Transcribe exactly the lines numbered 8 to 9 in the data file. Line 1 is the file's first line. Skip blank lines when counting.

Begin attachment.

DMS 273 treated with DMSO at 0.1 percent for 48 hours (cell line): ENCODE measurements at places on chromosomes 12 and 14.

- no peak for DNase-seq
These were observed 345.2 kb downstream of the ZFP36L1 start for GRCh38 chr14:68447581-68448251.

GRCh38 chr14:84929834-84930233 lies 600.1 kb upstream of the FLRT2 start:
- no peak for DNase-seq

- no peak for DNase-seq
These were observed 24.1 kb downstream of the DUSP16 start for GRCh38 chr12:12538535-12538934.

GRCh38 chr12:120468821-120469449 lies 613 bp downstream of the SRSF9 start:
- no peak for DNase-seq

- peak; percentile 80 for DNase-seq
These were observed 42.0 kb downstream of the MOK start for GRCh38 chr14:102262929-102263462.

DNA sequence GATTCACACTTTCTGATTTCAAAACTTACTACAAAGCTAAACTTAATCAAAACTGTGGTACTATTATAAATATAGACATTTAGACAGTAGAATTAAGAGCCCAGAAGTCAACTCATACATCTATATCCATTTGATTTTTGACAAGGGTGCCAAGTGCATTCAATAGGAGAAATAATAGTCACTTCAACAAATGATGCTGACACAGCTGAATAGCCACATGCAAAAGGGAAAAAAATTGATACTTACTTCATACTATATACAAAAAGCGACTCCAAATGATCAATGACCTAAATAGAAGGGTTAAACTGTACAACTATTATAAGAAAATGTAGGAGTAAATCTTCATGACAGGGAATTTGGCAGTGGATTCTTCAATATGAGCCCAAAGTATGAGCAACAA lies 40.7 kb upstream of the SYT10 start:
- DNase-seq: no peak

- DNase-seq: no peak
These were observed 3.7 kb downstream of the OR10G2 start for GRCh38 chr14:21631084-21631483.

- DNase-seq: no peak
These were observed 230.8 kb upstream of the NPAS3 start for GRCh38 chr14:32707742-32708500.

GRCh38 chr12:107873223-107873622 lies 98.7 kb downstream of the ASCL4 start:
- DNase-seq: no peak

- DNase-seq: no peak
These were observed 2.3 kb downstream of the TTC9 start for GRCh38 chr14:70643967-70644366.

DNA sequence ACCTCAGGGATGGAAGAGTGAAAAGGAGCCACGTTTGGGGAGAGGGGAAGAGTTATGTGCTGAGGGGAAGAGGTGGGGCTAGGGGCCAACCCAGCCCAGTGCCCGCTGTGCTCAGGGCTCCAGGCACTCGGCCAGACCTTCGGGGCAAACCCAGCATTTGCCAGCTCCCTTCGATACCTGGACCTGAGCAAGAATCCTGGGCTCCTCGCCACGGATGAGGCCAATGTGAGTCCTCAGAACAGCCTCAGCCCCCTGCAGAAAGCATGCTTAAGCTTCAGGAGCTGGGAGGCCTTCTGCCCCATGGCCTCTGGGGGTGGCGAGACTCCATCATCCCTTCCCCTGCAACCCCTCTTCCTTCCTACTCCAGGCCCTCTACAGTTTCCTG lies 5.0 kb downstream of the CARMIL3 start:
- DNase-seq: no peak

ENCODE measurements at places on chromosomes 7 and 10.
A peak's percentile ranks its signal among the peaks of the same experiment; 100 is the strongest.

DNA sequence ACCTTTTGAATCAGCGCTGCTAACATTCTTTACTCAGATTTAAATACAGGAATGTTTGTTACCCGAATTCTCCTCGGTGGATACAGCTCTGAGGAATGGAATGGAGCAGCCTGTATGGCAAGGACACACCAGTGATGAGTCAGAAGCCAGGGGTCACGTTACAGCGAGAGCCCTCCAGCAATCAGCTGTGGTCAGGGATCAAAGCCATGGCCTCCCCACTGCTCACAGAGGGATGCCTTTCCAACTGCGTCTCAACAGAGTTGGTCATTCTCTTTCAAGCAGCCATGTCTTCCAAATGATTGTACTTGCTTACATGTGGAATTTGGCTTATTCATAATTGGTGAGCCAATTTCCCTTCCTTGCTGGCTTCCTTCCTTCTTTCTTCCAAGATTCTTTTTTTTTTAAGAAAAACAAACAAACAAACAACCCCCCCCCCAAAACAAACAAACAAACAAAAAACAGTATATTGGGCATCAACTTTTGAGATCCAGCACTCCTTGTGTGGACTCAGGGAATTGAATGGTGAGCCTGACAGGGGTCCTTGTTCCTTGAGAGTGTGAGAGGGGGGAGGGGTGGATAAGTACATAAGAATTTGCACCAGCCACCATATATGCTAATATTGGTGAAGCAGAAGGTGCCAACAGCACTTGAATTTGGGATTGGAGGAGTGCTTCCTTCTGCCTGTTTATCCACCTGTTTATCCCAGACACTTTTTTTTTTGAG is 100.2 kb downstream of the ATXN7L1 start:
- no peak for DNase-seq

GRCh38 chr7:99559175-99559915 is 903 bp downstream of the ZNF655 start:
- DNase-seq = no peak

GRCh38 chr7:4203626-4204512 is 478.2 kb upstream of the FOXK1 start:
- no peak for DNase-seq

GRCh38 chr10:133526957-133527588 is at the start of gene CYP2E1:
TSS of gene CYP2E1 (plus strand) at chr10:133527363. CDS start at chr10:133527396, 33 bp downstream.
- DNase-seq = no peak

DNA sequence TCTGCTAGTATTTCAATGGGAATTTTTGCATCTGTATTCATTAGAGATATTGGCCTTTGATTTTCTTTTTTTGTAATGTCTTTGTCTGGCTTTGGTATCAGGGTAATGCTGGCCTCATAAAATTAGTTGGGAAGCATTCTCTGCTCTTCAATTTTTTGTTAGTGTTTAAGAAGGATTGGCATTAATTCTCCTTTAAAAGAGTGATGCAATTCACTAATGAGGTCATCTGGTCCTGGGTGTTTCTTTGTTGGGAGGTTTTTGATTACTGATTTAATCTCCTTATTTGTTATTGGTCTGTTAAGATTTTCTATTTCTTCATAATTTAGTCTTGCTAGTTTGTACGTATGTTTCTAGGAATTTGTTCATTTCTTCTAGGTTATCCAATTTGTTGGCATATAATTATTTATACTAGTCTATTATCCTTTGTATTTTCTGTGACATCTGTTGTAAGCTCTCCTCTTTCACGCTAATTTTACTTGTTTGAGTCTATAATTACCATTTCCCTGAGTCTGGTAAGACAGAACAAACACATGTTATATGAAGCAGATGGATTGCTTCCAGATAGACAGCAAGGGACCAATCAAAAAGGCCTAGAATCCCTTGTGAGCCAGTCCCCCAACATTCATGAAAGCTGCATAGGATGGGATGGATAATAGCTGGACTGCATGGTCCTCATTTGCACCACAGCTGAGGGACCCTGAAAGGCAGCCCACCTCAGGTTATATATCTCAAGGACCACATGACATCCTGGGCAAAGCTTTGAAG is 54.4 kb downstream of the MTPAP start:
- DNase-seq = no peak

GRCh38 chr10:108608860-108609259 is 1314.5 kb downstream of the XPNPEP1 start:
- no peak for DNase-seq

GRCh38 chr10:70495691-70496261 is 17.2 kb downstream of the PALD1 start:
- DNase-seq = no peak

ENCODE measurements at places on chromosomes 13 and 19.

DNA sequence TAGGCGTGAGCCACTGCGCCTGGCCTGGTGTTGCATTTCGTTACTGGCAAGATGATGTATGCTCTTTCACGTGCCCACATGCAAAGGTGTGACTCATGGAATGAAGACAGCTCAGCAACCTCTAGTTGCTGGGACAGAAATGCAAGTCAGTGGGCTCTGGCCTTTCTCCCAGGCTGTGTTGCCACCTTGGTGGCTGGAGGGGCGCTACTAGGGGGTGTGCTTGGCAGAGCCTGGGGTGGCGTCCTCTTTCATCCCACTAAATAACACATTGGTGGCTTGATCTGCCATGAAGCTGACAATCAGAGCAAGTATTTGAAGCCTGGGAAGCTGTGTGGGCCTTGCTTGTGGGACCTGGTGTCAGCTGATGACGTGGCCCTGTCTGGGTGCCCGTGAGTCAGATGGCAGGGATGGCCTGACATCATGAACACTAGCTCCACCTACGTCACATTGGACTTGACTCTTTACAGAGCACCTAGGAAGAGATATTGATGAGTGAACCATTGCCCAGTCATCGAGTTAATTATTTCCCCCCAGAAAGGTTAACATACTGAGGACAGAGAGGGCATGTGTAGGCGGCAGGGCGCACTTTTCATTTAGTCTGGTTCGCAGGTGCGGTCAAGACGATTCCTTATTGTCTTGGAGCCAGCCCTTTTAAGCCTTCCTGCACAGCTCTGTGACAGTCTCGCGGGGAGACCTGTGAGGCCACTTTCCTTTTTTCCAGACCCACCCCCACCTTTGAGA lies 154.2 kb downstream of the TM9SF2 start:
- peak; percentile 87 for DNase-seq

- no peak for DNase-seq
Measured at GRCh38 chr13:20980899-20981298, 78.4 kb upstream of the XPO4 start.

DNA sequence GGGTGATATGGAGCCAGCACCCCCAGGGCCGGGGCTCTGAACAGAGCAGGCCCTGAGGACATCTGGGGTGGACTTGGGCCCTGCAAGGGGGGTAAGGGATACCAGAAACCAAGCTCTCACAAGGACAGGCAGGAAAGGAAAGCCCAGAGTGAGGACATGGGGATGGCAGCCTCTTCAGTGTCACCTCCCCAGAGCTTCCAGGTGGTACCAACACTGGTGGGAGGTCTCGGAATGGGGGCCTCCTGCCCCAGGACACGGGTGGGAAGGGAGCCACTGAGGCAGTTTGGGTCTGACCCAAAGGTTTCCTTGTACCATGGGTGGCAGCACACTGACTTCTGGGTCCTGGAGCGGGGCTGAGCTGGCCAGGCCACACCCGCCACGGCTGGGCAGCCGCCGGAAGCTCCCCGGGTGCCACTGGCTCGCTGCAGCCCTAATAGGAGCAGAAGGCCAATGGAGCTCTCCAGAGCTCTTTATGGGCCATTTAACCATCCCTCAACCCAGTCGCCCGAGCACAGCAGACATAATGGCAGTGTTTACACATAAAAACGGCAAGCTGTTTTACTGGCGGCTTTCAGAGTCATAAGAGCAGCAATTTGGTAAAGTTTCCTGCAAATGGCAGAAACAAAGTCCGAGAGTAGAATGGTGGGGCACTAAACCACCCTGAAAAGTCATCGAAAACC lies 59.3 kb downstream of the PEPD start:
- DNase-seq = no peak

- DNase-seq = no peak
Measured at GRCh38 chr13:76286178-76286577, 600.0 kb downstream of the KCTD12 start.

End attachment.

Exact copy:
GRCh38 chr12:120468821-120469449 lies 613 bp downstream of the SRSF9 start:
- no peak for DNase-seq